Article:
These Cave Rocks Are Made out of Bacteria

By Elizabeth Preston | August 22, 2014 8:42 am


Stalactites hold tight to the ceiling, the saying goes, and stalagmites might grow high enough to reach it. But the simple mnemonic doesn’t come close to covering the variety of weird, rocky shapes growing all over a cave. There are even, it turns out, rocks made from bacteria. They’re not putting the “tight” in “stalactite” so much as the “ack!”

Researchers found the microbe-made rocks in a cave in northern Sweden called Tjuv Antes. (It’s named for a fugitive thief who allegedly hid there in the 1800s.) Therese Sallstedt and Magnus Ivarsson of the University of Southern Denmark’s Nordic Center for Earth Evolution, along with colleagues from Sweden and Spain, saw many kinds of rocky formations in the cave. There were smooth crusts of stone. There were bubbly structures that looked like popcorn. There were structures with delicate fingers like coral (above).

The walls of Tjuv Antes Cave are made of granite. But the researchers only found the stony growths on the cave’s ceiling, which is made of dolerite. There were other things growing on the ceiling too. A whitish biofilm—a slick of live bacteria—clung to cracks in the rock. And a dark, brownish-black biofilm grew on many surfaces of the other structures in the cave.

The researchers took samples of the various stones, and the biofilms covering them, back to the lab. Under the microscope, the biofilms looked to be mostly Actinobacteria, a common cave microbe. There are likely other types of bacteria inhabiting this slime too, the researchers say. They also found fungi, which may be living on the bacteria.

Cross-sections of the lumpy stone structures revealed layers that were surprisingly distinct, says Magnus Ivarsson. Light and dark layers alternated in the stone. The light layers were made of the mineral calcite. The dark layers included silica, carbon, and what appeared to be the tiny spheres and strands of bacterial bodies. In other words, a fossilized biofilm.

Ivarsson says the stony formations in this cave formed in cycles, alternating between layers of inorganic calcite and films of bacteria. “The biofilm layers are formed seasonally, probably during spring and summer, when the microbial activity is high,” he says. In this way the stones are similar to stromatolites, ancient rocks formed from layers of cyanobacteria. The live biofilm that researchers found in another part of the cave looks like an early stage in the formation of new stone, he adds, and minerals are already collecting there.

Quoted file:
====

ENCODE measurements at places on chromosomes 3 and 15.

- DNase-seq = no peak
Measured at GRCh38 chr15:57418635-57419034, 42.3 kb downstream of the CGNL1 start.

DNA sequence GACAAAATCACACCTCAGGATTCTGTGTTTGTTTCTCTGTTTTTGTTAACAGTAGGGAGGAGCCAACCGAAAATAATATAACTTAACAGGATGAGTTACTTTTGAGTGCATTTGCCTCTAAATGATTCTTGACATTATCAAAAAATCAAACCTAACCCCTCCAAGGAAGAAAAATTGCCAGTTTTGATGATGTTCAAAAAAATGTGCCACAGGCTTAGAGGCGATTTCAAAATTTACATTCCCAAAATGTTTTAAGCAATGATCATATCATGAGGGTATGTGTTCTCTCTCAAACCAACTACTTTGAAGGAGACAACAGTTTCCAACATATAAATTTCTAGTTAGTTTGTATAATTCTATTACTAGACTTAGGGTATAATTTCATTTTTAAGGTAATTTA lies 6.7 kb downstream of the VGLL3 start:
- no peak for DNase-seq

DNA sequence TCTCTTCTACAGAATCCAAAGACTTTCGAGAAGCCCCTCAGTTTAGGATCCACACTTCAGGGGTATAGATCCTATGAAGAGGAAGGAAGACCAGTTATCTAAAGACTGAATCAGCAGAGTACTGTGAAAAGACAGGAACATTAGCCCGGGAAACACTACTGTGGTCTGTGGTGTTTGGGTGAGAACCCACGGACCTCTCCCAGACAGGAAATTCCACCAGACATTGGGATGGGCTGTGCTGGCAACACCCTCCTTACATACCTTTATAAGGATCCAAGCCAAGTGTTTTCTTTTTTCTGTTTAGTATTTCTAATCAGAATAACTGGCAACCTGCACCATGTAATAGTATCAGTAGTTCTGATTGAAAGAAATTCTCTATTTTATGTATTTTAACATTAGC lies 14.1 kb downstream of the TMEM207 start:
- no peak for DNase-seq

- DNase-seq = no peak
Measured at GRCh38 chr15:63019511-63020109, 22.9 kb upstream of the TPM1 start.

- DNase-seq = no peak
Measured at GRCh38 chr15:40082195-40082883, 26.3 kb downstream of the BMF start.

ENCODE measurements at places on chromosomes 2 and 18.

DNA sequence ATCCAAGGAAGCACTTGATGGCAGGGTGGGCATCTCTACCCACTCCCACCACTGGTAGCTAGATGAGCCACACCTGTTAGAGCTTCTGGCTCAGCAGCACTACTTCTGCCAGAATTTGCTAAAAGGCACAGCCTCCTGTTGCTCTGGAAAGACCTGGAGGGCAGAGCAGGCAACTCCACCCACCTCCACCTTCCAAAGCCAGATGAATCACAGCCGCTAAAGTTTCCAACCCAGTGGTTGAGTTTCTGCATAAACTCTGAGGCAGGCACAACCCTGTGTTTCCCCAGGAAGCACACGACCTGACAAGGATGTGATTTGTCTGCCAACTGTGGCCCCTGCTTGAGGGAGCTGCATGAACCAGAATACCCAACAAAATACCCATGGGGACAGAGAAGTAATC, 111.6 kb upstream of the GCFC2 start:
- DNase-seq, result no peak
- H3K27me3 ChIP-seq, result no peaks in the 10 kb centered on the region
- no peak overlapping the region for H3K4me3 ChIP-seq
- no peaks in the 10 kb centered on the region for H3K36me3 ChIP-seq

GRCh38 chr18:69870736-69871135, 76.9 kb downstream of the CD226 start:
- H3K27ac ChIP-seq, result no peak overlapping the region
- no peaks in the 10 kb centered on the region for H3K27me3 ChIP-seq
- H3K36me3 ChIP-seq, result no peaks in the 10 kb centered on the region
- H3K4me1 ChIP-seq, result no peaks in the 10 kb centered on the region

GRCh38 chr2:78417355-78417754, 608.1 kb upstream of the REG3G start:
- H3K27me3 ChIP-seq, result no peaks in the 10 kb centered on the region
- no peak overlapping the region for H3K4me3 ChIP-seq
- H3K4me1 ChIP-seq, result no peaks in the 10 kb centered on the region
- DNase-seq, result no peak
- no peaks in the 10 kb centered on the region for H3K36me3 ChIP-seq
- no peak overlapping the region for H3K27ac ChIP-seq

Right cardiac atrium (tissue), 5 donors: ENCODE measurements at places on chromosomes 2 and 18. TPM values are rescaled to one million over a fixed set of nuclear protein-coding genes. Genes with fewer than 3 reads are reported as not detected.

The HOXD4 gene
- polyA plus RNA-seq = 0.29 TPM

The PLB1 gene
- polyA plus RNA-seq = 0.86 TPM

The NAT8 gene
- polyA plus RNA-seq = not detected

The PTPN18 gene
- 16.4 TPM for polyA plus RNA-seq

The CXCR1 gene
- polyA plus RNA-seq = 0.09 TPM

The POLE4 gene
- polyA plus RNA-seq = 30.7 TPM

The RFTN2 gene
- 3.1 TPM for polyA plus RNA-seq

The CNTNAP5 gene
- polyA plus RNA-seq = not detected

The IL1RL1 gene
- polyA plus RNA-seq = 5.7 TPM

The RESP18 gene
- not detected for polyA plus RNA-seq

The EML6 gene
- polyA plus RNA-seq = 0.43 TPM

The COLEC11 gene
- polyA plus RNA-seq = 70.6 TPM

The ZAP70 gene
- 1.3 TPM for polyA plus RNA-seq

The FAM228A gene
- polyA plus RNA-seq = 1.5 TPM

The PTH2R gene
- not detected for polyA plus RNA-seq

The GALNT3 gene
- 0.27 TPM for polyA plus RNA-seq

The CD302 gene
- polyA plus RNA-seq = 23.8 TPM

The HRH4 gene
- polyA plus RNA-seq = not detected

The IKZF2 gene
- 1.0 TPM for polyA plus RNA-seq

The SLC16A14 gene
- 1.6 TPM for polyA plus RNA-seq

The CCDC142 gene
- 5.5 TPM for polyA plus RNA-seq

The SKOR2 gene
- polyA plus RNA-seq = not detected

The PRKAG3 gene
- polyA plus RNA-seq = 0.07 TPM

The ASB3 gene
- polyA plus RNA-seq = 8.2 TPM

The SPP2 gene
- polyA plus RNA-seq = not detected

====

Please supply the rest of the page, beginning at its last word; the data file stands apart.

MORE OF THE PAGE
It’s not clear, Ivarsson says, whether the cave bacteria are the architects of the mineral layers of the stones, as well as the layers built from their own bodies. “Microbes are known to influence their close environment on a micro-level,” he says. So it’s possible that the calcite layers somehow result from the presence of microbes. Without bacteria involved, the cave’s dripstones might be smaller, or might never have formed at all.

How common is it for cave stones to be built out of bacteria? That’s another mystery. “Microorganisms are usually found associated with speleothems,” he says. (“Speleothem” is the general term for a stalactite, stalagmite, or other stony structure formed in a cave.) “I guess they are more involved in the formation of speleothems than we previously have thought.”

You don’t have to travel to a Nordic cave to see stones built by bacteria. Just check your local subway station.

“We have an ongoing study in the Stockholm metro,” Ivarsson says, “where we study speleothem formation and microbial involvement.” It’s common for the stony structures to form in this kind of underground environment, anyplace water drips in. He’s already found diatoms (a kind of hard-shelled algae) living on some subway walls. At a certain Stockholm station, it seems fungi are responsible for forming speleothems.

“So, yes, I think microbes are strongly involved” in building cave stones in the subway, he says. Just like the human passengers, those speleothems are holding on tight.

Image: Sallstedt et al.

Sallstedt, T., Ivarsson, M., Lundberg, J., Sjöberg, R., & Vidal Romaní, J. (2014). Speleothem and biofilm formation in a granite/dolerite cave, Northern Sweden International Journal of Speleology, 43 (3), 305-313 DOI: 10.5038/1827-806X.43.3.7



Like the wily and many-armed cephalopod, Inkfish reaches into the far corners of science news and brings you back surprises (and the occasional sea creature). The ink is virtual but the research is real.

About Elizabeth Preston

Elizabeth Preston is a science writer whose articles have appeared in publications including Slate, Nautilus, and National Geographic. She's also the former editor of the children's science magazine Muse, where she still writes in the voice of a know-it-all bovine. She lives in Massachusetts. Read more and see her other writing here.


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